My Story‚Äč:

"I believe in my heart a poor man is not the man without a cent, the poor man is the man without a dream."

As a child born in an impoverished city Asyut, located in the middle of Egypt, Samir lived a life most would deem as perilous. Samir was raised an abused child in a household of six other siblings. To say his family was living in poverty is an understatement. For a perspective of how poor their situation was, Samir's father made about $15 a month working. $15 a month equivalates into about $450 a month in today's society with 7 kids.

 

 

 

"'Samir, I want you to go to school, and be good, so you won't  be like daddy.' -I will never forget that"

"Do I really hate my dad for that? No. I love my dad, and I honor my dad. He just did the best he could."

Samir's abuse went from being starved, kicked out into the middle of the night from home, and as far as being burned with a red-hot iron so badly that he couldn't write with his right hand for 2 years. Causing himself to become left-hand dominate. The reason for these abuses? One case was due to Samir's curiosity about his father's watch. Samir's father spent most of the family's income to purchase a watch for himself to tell time. Samir wanted to know how it worked so one day when his father left it home, Samir smashed it open with a hammer and completely destroyed it. Samir was then starved for 3 whole days.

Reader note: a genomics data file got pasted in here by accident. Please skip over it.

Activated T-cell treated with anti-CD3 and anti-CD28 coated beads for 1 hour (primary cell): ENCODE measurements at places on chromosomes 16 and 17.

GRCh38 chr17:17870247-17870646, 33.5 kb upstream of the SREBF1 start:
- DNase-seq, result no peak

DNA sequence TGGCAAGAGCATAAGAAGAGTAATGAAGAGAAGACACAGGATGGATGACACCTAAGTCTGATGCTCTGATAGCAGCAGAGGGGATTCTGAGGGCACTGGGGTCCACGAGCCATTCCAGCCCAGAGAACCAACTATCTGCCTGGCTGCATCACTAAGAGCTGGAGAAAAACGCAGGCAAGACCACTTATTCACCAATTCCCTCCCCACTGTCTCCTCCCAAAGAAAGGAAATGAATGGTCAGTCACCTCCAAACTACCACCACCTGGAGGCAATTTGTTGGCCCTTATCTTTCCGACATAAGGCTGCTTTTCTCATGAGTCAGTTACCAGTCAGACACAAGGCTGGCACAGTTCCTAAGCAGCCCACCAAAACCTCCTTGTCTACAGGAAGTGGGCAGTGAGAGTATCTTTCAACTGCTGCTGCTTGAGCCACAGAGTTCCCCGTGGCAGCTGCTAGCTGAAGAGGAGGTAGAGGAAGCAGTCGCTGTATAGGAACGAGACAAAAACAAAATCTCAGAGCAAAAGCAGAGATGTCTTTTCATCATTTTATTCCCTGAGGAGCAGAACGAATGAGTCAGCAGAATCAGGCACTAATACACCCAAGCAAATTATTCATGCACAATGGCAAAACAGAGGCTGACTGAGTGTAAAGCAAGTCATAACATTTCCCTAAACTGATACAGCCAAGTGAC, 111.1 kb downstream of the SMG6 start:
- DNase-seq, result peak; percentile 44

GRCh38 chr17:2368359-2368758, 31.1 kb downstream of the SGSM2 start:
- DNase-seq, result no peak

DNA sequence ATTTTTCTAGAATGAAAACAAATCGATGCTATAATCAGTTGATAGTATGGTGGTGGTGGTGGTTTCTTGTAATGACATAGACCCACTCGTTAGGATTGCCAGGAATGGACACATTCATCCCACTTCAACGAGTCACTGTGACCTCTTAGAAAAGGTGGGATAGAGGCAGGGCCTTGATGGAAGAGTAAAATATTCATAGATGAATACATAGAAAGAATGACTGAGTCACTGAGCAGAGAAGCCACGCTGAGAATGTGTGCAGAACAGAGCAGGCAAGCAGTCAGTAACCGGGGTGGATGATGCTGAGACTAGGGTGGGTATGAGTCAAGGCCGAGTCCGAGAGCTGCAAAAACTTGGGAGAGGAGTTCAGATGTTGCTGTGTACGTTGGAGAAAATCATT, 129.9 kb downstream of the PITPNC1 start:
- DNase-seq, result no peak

Samir was granted $145 (more than what his father made in 6 months) from a close friend and employer. A dried loaf of bread and a pack of cheese was what he survived for 10 days. He ventured into Italy and pursued a career in soccer for 4 years. Samir ended up coming back home to Asyut as a failure. While home heard of the greatest nathion in the world, "the United States of America" and was ridiculed by his friends when we said he would go to the America's. The issue wasn't money to travel, it was to get a Visa!

 

 

 

"The greatest and the glorious masterpiece of a man is how to live with purpose."

"I was scared to talk to people because I didn't know how to speak English."

Upon receiving a Visa, Samir came to America with $40 in his pocket and no English or social skills. After arriving, Samir got busy and dedicated himself to working to his fullest potential to make a living. From odd jobs like fixing up typewriters to running a massive paper out single-handedly. Samir was able to afford luxuries he never could have had in his birthplace. Yet, he never achieved significance from all his hard work. He knew there was more to life than working a job and dying.